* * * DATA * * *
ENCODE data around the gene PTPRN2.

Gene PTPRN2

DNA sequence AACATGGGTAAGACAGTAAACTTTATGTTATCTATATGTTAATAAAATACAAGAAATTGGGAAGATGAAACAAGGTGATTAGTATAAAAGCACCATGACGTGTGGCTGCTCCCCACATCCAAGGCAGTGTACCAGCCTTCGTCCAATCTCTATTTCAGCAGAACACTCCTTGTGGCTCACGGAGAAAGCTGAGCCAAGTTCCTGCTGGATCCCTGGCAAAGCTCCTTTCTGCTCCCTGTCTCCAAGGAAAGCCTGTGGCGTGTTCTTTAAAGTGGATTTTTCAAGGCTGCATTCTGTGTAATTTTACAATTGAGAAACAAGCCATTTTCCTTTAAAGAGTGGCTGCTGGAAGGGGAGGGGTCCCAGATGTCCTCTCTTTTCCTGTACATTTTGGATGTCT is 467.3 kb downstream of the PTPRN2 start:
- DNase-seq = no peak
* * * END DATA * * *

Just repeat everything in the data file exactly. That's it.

ENCODE data around the gene PTPRN2.

Gene PTPRN2

DNA sequence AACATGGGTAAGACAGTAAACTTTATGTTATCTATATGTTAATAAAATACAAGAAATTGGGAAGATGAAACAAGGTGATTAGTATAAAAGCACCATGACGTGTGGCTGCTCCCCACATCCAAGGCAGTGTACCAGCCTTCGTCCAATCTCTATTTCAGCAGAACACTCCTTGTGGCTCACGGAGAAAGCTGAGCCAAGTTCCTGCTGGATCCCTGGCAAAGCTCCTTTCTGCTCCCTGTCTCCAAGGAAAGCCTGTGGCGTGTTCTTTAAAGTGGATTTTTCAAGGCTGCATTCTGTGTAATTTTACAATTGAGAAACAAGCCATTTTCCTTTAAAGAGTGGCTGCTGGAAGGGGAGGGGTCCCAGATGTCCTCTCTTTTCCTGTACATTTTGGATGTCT is 467.3 kb downstream of the PTPRN2 start:
- DNase-seq = no peak